Researchers are now able to chemically peer inside distant comets, showing that one in particular is highly unusual.
Astronomers using the Atacama Large Millimeter/submillimeter Array (ALMA) have found something unusual in a galactic visitor that entered our solar system last year. In a paper published to Nature Astronomy, they revealed that the gas coming out of comet 2I/Borisov contained unusually high amounts of carbon monoxide (CO).
In fact, the concentration is higher than has been detected in any comet within 300m km of the sun, equivalent to two astronomical units (AU). The levels of CO concentration in 2I/Borisov are between nine and 26 times higher than the average solar system comet.
“This is the first time we’ve ever looked inside a comet from outside our solar system,” said astrochemist Martin Cordiner. “And it is dramatically different from most other comets we’ve seen before.”
In addition to CO, hydrogen cyanide (HCN) is also being ejected from the comet at levels similar to solar system comets. The astronomers believe the comet must have formed from material rich in CO ice, which is only present at the lowest temperatures of space at around minus 250 degrees Celsius.
This variation in the levels of CO among comets remains a mystery to astronomers, with theories ranging from the location where a comet formed in the solar system, to how often its orbit brings it close to the sun leading to more evaporated ices.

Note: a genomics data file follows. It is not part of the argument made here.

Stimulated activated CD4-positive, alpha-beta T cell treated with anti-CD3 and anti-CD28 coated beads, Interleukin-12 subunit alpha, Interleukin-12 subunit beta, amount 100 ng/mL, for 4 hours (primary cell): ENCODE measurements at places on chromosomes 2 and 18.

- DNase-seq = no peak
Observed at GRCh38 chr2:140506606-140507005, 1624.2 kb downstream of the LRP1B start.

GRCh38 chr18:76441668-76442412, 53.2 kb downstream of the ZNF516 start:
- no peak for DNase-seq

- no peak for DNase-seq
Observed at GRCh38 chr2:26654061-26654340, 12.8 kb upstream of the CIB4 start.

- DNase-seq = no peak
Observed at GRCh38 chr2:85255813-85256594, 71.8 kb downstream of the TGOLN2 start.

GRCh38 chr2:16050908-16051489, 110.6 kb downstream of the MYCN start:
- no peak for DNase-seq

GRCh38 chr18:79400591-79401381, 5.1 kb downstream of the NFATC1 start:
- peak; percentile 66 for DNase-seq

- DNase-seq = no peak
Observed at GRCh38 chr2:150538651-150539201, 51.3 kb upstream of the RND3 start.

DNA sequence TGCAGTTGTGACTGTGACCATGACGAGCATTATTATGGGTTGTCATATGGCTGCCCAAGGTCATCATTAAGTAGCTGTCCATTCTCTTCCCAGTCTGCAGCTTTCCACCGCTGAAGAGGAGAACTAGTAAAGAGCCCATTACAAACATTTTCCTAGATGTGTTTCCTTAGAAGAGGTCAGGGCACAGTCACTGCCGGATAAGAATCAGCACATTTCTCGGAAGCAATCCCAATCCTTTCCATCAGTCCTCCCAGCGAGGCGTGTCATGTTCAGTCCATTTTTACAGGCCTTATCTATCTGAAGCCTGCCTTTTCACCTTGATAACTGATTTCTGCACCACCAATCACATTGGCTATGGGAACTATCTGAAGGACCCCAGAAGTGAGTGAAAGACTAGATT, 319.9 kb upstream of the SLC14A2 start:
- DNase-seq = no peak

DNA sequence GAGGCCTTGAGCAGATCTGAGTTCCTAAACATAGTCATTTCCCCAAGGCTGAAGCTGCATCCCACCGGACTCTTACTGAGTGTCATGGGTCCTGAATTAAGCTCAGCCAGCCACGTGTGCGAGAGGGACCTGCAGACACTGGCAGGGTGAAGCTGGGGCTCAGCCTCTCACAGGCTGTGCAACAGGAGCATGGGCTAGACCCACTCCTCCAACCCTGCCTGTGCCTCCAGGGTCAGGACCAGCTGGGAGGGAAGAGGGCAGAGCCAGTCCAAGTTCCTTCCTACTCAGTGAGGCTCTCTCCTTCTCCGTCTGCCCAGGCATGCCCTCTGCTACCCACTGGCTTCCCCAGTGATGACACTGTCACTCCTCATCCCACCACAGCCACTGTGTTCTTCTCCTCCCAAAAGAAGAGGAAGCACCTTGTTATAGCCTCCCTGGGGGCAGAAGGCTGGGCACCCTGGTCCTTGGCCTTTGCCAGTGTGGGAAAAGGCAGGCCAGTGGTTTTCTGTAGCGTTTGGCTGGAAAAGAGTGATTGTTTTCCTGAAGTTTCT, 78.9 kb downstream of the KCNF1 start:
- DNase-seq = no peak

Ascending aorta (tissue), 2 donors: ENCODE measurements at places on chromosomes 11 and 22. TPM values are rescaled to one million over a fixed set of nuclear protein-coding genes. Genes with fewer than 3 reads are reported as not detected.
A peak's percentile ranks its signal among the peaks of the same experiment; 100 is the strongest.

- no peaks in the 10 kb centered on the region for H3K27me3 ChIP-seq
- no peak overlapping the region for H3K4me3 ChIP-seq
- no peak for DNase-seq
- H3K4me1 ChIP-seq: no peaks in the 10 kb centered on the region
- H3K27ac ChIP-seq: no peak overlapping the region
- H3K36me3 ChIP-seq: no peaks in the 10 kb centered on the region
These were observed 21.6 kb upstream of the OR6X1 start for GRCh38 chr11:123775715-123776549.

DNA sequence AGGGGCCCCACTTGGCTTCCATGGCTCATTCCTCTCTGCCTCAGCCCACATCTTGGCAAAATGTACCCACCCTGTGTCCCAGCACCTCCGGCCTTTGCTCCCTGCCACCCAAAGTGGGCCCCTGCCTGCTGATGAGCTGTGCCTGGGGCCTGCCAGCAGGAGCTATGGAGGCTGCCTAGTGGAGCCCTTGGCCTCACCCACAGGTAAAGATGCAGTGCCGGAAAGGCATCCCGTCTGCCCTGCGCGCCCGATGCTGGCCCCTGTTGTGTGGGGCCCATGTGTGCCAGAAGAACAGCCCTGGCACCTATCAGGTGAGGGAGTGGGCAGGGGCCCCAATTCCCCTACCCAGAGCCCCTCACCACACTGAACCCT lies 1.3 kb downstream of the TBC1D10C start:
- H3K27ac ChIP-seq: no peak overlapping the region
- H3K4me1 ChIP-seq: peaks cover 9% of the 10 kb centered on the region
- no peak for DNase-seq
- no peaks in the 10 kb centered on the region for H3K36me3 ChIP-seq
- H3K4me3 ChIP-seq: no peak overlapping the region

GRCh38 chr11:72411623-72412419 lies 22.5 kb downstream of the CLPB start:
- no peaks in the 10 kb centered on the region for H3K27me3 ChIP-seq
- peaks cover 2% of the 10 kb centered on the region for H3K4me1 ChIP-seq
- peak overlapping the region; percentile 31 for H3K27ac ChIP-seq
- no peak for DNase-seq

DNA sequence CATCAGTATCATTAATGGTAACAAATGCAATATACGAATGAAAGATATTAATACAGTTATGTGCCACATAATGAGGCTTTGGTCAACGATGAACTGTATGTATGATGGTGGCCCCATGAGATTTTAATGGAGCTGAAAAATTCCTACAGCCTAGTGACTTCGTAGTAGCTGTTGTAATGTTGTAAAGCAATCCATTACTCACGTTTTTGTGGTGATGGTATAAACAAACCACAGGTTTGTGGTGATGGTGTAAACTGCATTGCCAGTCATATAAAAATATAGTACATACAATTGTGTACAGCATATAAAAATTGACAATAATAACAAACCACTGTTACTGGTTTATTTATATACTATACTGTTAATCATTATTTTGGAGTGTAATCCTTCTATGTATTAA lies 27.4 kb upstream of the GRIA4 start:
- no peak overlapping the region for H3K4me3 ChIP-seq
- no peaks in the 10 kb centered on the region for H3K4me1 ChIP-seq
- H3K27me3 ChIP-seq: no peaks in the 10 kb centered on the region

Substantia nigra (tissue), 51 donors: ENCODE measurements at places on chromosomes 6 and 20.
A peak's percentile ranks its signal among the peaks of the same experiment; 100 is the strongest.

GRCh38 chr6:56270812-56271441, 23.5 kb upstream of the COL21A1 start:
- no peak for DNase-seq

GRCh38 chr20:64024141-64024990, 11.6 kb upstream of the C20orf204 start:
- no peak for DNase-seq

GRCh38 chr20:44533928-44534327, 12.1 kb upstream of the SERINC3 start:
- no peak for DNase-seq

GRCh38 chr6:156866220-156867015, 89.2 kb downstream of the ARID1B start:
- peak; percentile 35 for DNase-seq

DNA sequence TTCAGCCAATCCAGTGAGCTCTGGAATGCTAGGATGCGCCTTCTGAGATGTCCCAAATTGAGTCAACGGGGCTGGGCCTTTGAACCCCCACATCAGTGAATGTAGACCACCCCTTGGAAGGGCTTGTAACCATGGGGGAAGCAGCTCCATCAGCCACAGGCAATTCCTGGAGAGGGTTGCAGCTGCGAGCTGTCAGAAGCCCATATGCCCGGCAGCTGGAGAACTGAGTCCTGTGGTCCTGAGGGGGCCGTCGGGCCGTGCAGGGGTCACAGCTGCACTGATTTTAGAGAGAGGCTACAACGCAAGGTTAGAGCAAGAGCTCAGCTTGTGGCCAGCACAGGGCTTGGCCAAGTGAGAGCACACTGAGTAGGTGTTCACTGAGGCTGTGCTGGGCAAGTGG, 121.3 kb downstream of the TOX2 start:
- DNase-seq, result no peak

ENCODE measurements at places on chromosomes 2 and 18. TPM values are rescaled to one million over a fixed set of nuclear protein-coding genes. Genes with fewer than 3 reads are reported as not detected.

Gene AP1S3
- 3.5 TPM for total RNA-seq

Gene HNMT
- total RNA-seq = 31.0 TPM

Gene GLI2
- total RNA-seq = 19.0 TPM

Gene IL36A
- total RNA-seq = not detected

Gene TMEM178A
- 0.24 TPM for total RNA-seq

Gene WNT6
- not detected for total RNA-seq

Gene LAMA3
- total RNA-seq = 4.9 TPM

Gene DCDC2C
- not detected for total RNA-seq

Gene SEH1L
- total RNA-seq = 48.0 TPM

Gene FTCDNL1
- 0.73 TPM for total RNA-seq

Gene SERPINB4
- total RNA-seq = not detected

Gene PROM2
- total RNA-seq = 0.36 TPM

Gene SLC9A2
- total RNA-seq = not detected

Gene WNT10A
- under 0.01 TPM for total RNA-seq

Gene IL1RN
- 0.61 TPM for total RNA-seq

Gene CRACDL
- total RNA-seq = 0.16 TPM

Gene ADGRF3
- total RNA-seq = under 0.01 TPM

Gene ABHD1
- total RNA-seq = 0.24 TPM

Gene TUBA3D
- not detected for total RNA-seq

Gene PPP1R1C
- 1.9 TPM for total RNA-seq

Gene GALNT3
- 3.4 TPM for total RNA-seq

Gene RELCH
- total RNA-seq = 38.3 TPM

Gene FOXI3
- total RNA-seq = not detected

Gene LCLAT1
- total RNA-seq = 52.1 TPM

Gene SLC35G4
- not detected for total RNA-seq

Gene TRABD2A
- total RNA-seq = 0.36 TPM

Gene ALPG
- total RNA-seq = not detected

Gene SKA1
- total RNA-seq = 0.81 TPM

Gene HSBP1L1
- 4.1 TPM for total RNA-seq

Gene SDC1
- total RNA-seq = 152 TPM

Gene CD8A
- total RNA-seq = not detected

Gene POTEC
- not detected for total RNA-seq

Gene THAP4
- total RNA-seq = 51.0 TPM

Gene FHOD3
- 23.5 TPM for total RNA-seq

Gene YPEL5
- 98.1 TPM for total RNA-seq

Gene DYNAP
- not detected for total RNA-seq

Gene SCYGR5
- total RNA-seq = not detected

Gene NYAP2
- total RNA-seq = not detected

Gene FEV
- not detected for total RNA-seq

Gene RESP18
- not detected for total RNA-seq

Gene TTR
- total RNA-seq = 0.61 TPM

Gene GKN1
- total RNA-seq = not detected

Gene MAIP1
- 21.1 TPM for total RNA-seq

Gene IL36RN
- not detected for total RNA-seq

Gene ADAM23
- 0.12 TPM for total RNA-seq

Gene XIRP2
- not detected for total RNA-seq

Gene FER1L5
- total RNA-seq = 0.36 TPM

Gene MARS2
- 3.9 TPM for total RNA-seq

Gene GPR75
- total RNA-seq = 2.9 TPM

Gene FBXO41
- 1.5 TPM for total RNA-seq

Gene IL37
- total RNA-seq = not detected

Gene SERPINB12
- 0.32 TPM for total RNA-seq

Peering into a planetary system
Speculating about the planetary system 2I/Borisov may have come from, Cordiner said: “Most of the protoplanetary disks observed with ALMA are around younger versions of low-mass stars like the sun.
“Many of these disks extend well beyond the region where our own comets are believed to have formed, and contain large amounts of extremely cold gas and dust. It is possible that 2I/Borisov came from one of these larger disks.”
Travelling at speeds of 33km per second, the astronomers believe 2I/Borisov was kicked out of its host system, probably by interacting with a passing star or giant planet. It then spent millions or billions of years on a cold, lonely voyage through interstellar space before it was discovered on 30 August 2019 by amateur astronomer Gennadiy Borisov.
Astronomer Stefanie Milam said the discovery “gave us the first glimpse into the chemistry that shaped another planetary system”.
“But only when we can compare the object to other interstellar comets, will we learn whether 2I/Borisov is a special case, or if every interstellar object has unusually high levels of CO,” she said.